Organic food benefit

Topics: Organic food, Organic farming, Antioxidant Pages: 10 (6084 words) Published: September 17, 2014
Environmental Medicine

Organic Foods Contain Higher Levels of
Certain Nutrients, Lower Levels of Pesticides,
and May Provide Health Benefits for the
Consumer
WalterJ.Crinnion, ND

WallerCrinnion, ND~
19S2graduateofBastyr
University; practice since
1982 with a special focus on
treating (hronic diseases
caused by environmental
toxit burden; conducts
post-graduate seminars in
environmental medicine;
professor and chair of the
Environmental Medicine
Program, Southwest College
of Naturopathic Medicine,
Tempe, AZ; contributing
Review
Email: w.trinnioniia)scnm.edu

Abstract
The multi-billion dollar organic food industry is fueled by
consumer perception that organic food is healthier (greater
nutritional value and fewer toxic chemicals). Studies of the nutrient content in organic foods vary in results due to
differences in the ground cover and maturity of the organic
farming operation. Nutrient content also varies from farmer to farmer and year to year. However, reviews of multiple studies show that organic varieties do provide significantly greater levels of vitamin C, iron, magnesium, and phosphorus than

non-organic varieties of the same foods. While being higher in these nutrients, they are also significantly lower in nitrates and pesticide residues. In addition, with the exception of
wheat, oats, and wine, organic foods typically provide greater levels of a number of important antioxidant phytochemicals
(anthocyanins, flavonoids, and carotenoids). Although in vitro studies of organic fruits and vegetables consistently demonstrate that organic foods have greater antioxidant activity, are more potent suppressors of the mutagenic action of toxic

compounds, and inhibit the proliferation of certain cancer cell lines, in vivo studies of antioxidant activity in humans have failed to demonstrate additional benefit. Clear health benefits from consuming organic dairy products have been demonstrated in regard to allergic dermatitis. fy;/fem Meí//íei/2010;15(l):4-12)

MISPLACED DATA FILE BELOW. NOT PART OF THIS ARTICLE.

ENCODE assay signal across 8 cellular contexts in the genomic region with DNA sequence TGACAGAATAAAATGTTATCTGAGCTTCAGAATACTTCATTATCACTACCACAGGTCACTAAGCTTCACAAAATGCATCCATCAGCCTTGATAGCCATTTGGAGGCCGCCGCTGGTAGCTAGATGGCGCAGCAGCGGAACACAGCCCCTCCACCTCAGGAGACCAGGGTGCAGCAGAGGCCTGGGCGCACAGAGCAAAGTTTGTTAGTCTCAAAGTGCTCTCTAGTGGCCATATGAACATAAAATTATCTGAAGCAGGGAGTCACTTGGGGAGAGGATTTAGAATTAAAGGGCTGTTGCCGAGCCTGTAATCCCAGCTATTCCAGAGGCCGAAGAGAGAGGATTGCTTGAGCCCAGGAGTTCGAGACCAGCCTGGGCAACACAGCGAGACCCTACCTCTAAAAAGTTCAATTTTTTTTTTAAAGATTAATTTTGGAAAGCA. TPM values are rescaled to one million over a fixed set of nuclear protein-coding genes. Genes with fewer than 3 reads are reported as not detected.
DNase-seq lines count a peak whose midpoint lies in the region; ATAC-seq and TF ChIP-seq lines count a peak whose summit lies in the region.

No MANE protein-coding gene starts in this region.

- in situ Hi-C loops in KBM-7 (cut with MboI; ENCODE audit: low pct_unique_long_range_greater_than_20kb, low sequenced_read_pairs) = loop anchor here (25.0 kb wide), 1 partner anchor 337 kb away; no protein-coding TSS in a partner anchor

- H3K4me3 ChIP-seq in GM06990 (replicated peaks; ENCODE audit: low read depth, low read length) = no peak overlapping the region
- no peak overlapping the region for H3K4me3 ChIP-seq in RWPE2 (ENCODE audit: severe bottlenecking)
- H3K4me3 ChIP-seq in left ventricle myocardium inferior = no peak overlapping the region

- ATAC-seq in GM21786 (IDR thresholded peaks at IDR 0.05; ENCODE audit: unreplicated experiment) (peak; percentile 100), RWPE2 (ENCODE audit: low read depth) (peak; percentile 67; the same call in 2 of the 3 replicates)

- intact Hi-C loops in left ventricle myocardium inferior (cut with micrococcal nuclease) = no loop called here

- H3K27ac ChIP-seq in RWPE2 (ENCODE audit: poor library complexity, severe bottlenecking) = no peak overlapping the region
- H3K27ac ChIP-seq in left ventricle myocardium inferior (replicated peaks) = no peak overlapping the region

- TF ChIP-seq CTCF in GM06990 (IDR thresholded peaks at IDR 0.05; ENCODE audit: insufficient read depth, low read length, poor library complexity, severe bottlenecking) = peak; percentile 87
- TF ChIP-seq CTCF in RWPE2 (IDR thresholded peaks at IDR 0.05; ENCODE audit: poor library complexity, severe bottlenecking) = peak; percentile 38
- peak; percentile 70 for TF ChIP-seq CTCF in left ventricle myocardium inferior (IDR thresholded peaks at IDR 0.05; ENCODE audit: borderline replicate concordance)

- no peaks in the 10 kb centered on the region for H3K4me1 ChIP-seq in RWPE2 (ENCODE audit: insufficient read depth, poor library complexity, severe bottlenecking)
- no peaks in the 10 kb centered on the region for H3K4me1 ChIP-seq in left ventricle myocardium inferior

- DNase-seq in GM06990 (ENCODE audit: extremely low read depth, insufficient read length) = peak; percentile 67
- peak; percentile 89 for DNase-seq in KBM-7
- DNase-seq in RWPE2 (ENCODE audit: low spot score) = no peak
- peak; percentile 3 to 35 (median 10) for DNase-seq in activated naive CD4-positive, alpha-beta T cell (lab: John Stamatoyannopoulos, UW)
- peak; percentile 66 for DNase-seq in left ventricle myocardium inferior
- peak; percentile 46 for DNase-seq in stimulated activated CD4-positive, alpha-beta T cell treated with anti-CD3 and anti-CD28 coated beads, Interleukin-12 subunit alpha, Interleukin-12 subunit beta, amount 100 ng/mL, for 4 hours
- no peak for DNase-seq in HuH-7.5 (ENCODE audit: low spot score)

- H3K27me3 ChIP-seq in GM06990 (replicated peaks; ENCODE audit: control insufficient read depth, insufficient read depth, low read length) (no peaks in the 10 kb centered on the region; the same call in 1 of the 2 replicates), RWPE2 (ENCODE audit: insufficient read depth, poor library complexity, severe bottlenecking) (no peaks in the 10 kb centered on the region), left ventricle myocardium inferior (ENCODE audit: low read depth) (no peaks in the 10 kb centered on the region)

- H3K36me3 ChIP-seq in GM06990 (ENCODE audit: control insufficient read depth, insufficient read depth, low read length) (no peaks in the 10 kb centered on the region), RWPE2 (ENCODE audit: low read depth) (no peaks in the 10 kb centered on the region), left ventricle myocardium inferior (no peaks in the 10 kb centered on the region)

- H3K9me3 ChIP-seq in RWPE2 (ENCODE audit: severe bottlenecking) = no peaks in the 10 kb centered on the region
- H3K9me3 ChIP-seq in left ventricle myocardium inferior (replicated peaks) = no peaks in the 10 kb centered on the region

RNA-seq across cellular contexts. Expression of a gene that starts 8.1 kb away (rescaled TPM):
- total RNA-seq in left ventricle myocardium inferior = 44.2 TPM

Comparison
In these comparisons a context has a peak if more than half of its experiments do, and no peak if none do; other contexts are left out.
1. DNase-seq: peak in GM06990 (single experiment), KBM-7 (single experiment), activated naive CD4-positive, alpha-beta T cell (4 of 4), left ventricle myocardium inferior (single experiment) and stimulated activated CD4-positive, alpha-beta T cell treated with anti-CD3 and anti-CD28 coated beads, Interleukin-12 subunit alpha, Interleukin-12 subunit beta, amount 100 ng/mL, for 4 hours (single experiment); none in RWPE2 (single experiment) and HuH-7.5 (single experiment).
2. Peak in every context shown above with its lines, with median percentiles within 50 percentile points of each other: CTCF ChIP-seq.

fewer pesticide residues. Far fewer studies have
been conducted to assess either the potential or
actual health benefits of eating organic foods.

Introduction

Differences between Growers and Sou Quality
Of six recent studies of nutrient content of
organic tomatoes, only one showed no significant
differences between organic and conventional
farms."' This study, conducted in Taiwan, did find
tbat wbile there was no difference in lycopene
levels between tbe types of farms, farm management skills and site-specific effects (e.g., geograpbical area and orientation to the sun) did make a difference in how much lycopene was present. A
California study of four different growers in one
year found organically raised tomatoes have

Organic food consumption is one of the fastest
growing segments of U.S. domestic foodstuffs.
Sales of organic food and beverages grew from $1
billion in 1990 to $21.1 billion in 2008 and are on
track to reach $23 billion in 2009.' Consumers
generally perceive tbese foods to be healthier and
safer for themselves and the environment.^'^ A
plethora of studies in the last two decades bave
assessed whether organic foods have bigher levels
of vitamins, minerals, and phytochemicals tban
conventionally raised foods and whether they have

Factors Affecting Nutritional Content
of Produce
Determining tbe potential nutritional superiority of organic food is not a simple task. Numerous factors, apart from organic versus inorganic
growing, influence the amount of vitamins and
pbytochemicals (phenols, flavonoids, carotenoids,
etc.) in a crop. These factors include the weather
(affecting crops year-to-year), specific environmental conditions from one farm to the next (microclimates), soil condition, etc. Another major factor not taken into account in the published studies was

the length of time tbe specific plots of land had
been worked using organic methods. Since it takes
years to build soil quality...

References: htm [Accessed January 20, 2010]
11
gov.uk/multimedia/pdfs/organicreviewreport.pdf [Accessed January 20,
2010]
Changes in USDA food composition
data for 43 garden crops, 1950 to
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